Draiman also defended his right to use his celebrity as a platform to express his thoughts and opinions. He said: "It's the least I can do. I've been blessed with a platform and a voice, and I owe it to myself and my family and our people to use it responsibly."
He continued: "I try not to mix the politics as much with the band, per se, because my political views are my own; they're not necessarily the band's. Although they do support me and always have supported me, and I thank my brothers in DISTURBED for doing that. They've always been tremendously supportive, and, of course, protective of me, to be perfectly honest, which is kind of like the whole 'big brother' mentality, which is nice.'
Draiman added: "But DISTURBED… The music is time for an escape. When you have the media reflection in songs like 'Never Again' that directly reflect anti-Semitism, obviously, it's much more blatant, but that's kind of a rarity within the body of work, But if I can, instead of being some person that gets on social media to just self-promote, and to try and push his visibility for no other reason than to further illuminate himself, which is really not my desire or wish, and not something that I look for. I could act like a lot of other people do. But I choose to use it responsibly. I've been an activist since before I ever was a professional musician, and so I think that it'll never leave me. And if I have an extended reach to use, and if I have an amplified voice to be able to raise up, believe you and me, I'm going to raise it."
He went on to say: "It's scary times. You have to stand up. We're no longer a people that marches like sheep into the cattle cars off to the concentration camps. This is a different generation, this is a different mindset, and we are strong, we are steadfast. We are not gonna take it anymore. And I certainly won't. I have I don't know how many broken bones, over the course of my life, in my body that are directly from engaging anti-Semitism and fighting it. I remember every single one of them. And I'll continue to fight for it. I'm not afraid of being injured in the process of doing it either. It is what it is. There's a cost to preserving your soul. There's a cost to preserving your character and to trying to defend your people, and sometimes it's worth the cost. And I think it is.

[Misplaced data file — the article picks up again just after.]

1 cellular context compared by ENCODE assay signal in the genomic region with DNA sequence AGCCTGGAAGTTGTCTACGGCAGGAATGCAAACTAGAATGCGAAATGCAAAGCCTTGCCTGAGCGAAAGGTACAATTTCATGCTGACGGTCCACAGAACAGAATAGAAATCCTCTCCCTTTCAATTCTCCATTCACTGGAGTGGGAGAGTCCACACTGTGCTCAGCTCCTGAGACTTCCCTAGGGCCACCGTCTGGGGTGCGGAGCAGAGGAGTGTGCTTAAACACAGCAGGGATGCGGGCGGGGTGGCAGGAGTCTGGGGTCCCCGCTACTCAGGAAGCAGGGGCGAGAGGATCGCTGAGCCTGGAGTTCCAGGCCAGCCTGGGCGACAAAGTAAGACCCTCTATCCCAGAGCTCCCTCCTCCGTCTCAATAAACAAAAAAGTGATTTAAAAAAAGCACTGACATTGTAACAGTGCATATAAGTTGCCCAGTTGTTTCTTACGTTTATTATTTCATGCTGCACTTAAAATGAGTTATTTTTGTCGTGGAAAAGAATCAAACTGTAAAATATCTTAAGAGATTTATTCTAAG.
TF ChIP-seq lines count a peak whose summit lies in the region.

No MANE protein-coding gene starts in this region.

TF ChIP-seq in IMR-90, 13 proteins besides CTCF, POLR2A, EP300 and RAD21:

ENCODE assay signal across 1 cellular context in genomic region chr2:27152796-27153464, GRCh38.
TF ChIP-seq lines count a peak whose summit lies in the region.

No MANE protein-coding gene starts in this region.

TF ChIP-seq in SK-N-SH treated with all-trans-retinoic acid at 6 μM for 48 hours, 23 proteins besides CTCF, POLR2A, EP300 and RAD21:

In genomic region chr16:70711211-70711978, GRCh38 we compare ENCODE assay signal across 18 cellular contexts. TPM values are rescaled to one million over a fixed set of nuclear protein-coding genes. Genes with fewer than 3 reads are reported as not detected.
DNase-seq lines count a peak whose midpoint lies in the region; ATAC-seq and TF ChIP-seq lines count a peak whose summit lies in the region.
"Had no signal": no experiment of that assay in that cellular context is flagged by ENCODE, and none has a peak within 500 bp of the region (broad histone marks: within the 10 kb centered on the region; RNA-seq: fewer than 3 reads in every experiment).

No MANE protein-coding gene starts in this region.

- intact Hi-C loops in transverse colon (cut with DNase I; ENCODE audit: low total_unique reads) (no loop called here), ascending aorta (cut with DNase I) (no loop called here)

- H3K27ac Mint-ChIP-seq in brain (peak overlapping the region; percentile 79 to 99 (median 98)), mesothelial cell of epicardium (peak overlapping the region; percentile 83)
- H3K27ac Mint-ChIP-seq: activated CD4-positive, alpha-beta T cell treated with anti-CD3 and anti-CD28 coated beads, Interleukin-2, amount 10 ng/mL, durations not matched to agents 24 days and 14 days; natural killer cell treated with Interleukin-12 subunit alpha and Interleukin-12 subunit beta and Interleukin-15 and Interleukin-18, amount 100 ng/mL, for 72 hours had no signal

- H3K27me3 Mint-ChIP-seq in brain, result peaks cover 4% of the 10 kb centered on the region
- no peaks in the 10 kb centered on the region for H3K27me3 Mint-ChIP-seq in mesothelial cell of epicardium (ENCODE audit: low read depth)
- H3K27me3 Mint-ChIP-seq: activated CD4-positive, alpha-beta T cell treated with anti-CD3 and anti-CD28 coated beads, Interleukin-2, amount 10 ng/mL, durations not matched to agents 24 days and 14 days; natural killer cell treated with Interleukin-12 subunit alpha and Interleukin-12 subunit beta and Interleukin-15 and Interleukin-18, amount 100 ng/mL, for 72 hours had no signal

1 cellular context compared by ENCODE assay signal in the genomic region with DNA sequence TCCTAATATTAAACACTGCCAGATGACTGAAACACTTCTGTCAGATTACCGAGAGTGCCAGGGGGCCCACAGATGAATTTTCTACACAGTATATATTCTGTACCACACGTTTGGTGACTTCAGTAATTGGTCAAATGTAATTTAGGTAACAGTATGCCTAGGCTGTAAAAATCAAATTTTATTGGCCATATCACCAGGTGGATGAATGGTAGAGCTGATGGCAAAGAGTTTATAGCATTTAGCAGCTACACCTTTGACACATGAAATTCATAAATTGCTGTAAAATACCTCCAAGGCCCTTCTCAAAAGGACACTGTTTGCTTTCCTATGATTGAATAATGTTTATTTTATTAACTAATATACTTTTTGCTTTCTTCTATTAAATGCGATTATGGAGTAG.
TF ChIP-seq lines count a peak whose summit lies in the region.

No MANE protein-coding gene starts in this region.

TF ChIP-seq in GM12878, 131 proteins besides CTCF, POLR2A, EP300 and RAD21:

"I think that my fan base has always viewed me as someone of integrity, somebody that stands up for what they believe in, and somebody who doesn't back down in the face of people like this. And I will continue to be that person — whether I remain a public person or whether I become someone that retreats into privacy. It's never going to change. I will always be a proud defender of the Jewish people and of the State of Israel."
According to Reuters, Noah made his mixed race a big part of his comedy. During his childhood under apartheid laws, blacks and whites were prohibited from living together.
"They had me, which was illegal, so I was born a crime," he said in one of his comedy routines.
Both of Draiman's maternal grandparents were survivors of the Bergen-Belsen concentration camp, while many others on his mother's side were wiped out by the Nazis.
The DISTURBED song "Never Again", from 2010's "Asylum" album, was written about the Holocaust and calls out people who deny it.
The United States Holocaust Museum has featured Draiman in its "Voices On Anti-Semitism" podcasts.